Among the visible remnants of Donald Trump’s presidency is a blank patch of wall along a hallway a short distance from Capitol Hill. Just eight months ago, that wall in the headquarters of the United States Agency for Global Media, the independent body charged with overseeing the country’s five federally funded international broadcasters, held a portrait of the agency’s first CEO, John Lansing, as well as a quote from him: “A set of unimpeachable facts, and the existence of a baseline of truth, is the foundation that undergirds our democracy … Since our country’s founding, journalists and journalism have stood watch over private and public officials in power to hold them accountable to what is factual and what is true.”
Within days of the Senate’s June 2020 confirmation of Michael Pack, a conservative filmmaker nominated by Trump to run the agency, the portrait was removed and the quotation painted over. Steve Capus, Lansing’s former senior adviser, told me it was “a petty move”—a precursor of the changes to come.
Over the course of his seven-month tenure, Pack undertook a near-complete overhaul of the agency: purging its senior leadership, undermining the editorial independence of its broadcasters, and entrenching its traditionally bipartisan governing boards with right-wing ideologues, in an apparent effort to assure a conservative hold on the agency well past Trump’s presidency.
Not all of those changes stuck. The first few weeks of Joe Biden’s term saw the swift dismissal of Pack and all the other Trump appointees installed at the five networks—the independently run Radio Free Europe/Radio Liberty, Radio Free Asia, and the Middle East Broadcasting Networks, as well as the federally run Voice of America and the Office of Cuba Broadcasting—and a public recommitment to the independence of their journalists.
At its core, the Trump administration’s takeover of USAGM threatened the delicate status quo that its broadcasters enjoyed as outlets financed, but not editorially controlled, by the state. For the staff at Radio Free Europe/Radio Liberty, this threat bordered on existential: it was designed to serve parts of the world where independent journalism is heavily suppressed or nonexistent. Its presence as a source of unfettered news and information is what sets it apart in the countries it covers. Autocratic regimes such as the Kremlin have seized any opportunity to drive it out. By attempting to erode its editorial independence and sow doubt in its credibility, the Trump administration appears to have done much of their work for them.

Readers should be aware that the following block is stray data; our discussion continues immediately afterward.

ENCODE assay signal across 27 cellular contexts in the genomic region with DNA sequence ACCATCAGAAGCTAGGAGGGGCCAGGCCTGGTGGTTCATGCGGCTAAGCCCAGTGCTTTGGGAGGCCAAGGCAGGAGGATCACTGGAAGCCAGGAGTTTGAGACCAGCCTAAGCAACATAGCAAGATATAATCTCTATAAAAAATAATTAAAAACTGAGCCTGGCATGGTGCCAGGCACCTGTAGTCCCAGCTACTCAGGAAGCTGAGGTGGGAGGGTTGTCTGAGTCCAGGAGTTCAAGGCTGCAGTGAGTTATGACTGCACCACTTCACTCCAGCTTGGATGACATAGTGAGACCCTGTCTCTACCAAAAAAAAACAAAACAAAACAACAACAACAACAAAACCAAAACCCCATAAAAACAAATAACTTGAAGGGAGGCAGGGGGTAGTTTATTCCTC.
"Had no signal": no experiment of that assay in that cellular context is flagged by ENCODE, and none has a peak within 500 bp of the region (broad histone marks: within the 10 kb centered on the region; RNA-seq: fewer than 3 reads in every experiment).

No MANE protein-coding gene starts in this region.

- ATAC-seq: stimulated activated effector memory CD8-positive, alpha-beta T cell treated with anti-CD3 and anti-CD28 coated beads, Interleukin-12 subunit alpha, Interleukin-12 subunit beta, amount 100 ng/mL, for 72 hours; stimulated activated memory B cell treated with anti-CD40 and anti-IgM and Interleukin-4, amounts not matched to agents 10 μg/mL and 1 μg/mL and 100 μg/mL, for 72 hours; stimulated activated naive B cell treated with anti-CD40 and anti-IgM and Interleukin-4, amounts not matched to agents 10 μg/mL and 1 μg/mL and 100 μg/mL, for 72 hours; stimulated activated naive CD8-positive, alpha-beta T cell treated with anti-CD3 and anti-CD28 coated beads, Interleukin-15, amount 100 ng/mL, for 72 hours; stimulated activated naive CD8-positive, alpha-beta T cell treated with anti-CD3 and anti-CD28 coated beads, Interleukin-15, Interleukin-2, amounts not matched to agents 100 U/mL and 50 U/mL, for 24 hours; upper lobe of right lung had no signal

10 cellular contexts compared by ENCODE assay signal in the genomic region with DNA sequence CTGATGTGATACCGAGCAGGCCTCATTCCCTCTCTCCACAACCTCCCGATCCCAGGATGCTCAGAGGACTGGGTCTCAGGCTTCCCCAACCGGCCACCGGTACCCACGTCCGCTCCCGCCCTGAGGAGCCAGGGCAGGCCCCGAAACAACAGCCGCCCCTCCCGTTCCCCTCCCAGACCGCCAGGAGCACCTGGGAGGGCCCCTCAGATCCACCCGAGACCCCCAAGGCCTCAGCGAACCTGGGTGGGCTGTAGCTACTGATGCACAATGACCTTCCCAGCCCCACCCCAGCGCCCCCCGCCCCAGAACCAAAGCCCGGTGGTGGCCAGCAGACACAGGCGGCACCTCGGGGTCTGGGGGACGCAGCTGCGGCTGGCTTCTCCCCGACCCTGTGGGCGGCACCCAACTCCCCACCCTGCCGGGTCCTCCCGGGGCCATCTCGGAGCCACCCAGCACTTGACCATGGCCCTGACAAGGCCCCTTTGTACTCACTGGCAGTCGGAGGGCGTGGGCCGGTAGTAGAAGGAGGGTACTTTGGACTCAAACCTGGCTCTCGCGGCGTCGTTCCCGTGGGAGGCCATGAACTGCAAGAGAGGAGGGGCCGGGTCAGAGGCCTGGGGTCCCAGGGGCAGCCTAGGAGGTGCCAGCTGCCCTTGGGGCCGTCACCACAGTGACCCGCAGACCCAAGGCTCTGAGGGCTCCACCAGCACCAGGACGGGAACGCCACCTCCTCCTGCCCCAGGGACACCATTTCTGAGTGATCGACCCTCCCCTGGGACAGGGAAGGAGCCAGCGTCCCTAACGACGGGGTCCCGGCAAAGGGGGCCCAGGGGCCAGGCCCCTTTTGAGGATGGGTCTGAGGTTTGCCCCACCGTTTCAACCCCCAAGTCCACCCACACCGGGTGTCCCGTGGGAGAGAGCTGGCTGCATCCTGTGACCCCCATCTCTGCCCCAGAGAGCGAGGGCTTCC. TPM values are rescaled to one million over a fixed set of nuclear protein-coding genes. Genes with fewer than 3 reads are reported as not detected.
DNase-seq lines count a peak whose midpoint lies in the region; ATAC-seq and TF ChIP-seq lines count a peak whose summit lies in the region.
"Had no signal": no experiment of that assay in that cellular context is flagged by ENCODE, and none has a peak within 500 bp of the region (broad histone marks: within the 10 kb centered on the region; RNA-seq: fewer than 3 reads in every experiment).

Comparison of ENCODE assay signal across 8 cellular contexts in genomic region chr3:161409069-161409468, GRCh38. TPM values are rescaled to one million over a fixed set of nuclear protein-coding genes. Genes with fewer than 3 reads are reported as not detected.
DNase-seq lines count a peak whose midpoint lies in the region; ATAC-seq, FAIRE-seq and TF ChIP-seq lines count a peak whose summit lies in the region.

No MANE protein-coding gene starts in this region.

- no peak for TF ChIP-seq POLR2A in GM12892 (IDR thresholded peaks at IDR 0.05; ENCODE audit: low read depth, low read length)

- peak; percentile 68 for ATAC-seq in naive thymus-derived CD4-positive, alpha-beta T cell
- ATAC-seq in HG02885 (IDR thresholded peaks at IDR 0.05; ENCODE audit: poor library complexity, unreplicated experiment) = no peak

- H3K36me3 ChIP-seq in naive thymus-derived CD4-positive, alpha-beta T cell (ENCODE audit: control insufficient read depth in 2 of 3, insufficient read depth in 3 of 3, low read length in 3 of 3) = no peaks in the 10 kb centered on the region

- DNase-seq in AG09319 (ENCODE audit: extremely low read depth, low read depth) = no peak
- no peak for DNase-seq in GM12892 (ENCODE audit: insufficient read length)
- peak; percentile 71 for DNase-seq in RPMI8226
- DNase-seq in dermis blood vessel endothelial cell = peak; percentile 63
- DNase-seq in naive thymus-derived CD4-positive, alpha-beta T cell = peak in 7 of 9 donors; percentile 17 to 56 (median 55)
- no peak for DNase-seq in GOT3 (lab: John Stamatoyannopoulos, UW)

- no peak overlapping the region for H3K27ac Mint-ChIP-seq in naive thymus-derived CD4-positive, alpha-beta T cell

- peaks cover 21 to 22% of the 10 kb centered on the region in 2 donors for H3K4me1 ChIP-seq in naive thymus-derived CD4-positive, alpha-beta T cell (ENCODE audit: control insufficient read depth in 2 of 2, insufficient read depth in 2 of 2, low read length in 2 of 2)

To understand the Trump administration’s legacy at RFE/RL—and how that legacy extends to other parts of government, civil service, and foreign policy—I spoke with a dozen current and former staff members, many of whom asked to remain anonymous for fear of retaliation. In their telling, what was at stake was not just their safety and that of their colleagues, some of whom have been detained and killed over their work in the past year, but decades of trust with their audiences. Even if the institution survived an attempted takeover by one administration, what’s to prevent another from trying again?
“We seem to have been just lucky that they were incompetent,” one staffer told me. “Maybe the next ones won’t be.”
Most Americans have little reason to know much about USAGM or its broadcasters, having never been part of their target audience. The oldest, Voice of America, was established during the Second World War to reach listeners in Nazi Germany. Its goal was in its name: To relay American values and information as a means of combatting Nazi propaganda. In its first broadcast, in February 1942, the journalist William Harlan Hale told listeners, “We shall speak to you about America and the war. The news may be good or bad. We shall tell you the truth.”
Radio Free Europe and Radio Liberty (then separate entities serving Eastern Europe and the Soviet Union, respectively) were created during the Cold War, providing uncensored news and information to audiences that had access to neither behind the Iron Curtain. Though covertly funded by the U.S. government, the services weren’t designed to be a bullhorn for the State Department. RFE and RL’s utility was in their impartiality. Propaganda, the logic went, couldn’t be defeated with propaganda. To promote democratic values, RFE and RL simply had to embody them by showing the value that a free press could provide.